Moon calls for new 'globalized' standards to protect human rights

By Yonhap

Published : Dec 7, 2017 - 17:53
Updated : Dec 7, 2017 - 18:13

President Moon Jae-in on Thursday called for efforts to upgrade the country's human rights standards to the global level, also stressing the need to better protect the basic rights of military conscripts and those who refuse to serve based on their religious or other beliefs.

The call came in a meeting with officials from the Human Rights Commission, including HRC chief Lee Sung-ho, at the presidential office Cheong Wa Dae.

This photo, taken on Jan. 23, 2017, shows Lee Sung-ho, the chairperson of the National Human Rights Commission of Korea, presiding over a meeting in Seoul. (Yonhap)

"President Moon said the rights commission must actively make new suggestions to implement international standards on human rights in the country and to bring the level of local standards to that of international standards," Moon's chief press secretary Yoon Young-chan told a press briefing.

"He also expressed hope the HRC would propose new standards and alternative measures for conscientious objectors and the possible abolition of capital punishment based on international standards," he added.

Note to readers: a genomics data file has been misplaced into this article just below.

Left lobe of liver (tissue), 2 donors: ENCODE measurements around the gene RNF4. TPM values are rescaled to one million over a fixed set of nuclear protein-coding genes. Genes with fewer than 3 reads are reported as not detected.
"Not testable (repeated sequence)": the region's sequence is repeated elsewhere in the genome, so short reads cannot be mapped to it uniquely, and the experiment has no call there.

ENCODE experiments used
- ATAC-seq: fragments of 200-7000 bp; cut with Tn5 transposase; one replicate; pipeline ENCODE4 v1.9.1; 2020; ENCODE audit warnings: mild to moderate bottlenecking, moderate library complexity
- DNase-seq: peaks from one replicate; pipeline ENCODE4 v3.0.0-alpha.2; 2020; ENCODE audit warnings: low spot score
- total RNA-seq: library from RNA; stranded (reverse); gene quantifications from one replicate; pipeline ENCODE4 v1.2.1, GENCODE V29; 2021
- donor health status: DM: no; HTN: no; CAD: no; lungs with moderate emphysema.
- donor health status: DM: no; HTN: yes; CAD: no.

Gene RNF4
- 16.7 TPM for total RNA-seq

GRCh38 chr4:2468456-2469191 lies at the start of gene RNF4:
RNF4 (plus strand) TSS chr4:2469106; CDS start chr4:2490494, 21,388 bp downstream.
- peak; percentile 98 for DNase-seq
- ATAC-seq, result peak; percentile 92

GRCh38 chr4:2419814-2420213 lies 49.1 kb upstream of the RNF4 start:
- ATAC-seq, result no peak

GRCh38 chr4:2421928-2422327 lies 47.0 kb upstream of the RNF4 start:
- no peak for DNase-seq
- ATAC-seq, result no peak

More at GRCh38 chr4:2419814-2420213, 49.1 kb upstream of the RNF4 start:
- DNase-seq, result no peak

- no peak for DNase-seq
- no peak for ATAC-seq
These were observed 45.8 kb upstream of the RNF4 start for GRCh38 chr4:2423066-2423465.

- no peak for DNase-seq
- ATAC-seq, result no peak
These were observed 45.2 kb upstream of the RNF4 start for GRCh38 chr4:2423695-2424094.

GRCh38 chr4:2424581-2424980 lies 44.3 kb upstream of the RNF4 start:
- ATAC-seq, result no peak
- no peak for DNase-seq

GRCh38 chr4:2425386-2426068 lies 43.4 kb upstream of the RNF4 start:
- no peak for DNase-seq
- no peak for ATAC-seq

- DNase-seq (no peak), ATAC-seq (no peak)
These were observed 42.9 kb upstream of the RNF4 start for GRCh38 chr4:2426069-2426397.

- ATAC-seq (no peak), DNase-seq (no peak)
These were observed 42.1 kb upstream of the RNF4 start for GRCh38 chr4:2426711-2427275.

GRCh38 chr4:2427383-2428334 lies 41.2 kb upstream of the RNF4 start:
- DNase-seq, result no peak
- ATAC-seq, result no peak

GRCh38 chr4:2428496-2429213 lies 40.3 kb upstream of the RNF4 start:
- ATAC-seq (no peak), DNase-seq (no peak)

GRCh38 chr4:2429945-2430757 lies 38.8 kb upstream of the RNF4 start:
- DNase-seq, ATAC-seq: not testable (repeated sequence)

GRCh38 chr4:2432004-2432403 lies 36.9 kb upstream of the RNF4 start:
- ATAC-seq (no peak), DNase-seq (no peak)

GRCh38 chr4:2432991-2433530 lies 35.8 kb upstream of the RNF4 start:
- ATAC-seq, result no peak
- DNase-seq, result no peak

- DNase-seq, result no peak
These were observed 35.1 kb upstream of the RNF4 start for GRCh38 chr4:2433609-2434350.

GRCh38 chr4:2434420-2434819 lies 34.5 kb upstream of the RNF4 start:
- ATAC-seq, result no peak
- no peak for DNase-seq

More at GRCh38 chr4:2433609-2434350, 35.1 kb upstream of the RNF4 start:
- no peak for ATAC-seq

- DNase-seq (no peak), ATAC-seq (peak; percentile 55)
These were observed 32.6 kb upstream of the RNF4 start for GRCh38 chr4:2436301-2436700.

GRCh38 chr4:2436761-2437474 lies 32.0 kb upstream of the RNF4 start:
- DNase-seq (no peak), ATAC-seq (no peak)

Conscientious objectors refer to those who refuse to serve the mandatory military service due to their religious or other beliefs. Many have noted a need to allow such persons to serve in other public sectors instead, but most are currently prosecuted under the law.

Thursday's meeting included a special report from the HRC officials that marked the first of its kind in nearly six years, according to the Cheong Wa Dae official.

"President Moon asked for efforts to turn the Republic of Korea into a human rights nation, citing the need for the HRC to enhance its own status to become a national symbol of human rights," Yoon said.

Lee, the HRC chief, stressed a need to set up a new, improved system to protect human rights under a new environment, noting the related laws have not been modified over the past three decades.

In particular, he noted the need for legal revisions to allow or require education on human rights and increased government support for protection, Yoon said.

The president expressed support for a new system and asked the rights commission to spearhead the move to create a new legal basis for better protection of human rights, he added.

The president also called for efforts to better protect human rights in the military, including the establishment of a new organization within the rights commission to specifically deal with abuses of service members.

Human rights violations against conscripts often make headlines in the country where all able-bodied males are required to serve 21 months in the military.

Moon's call follows a high-profile case where a four-star Army general was accused of bullying and harassing service members assigned to his official residence. The general, Park Chan-ju, has been indicted on corruption charges. (Yonhap)


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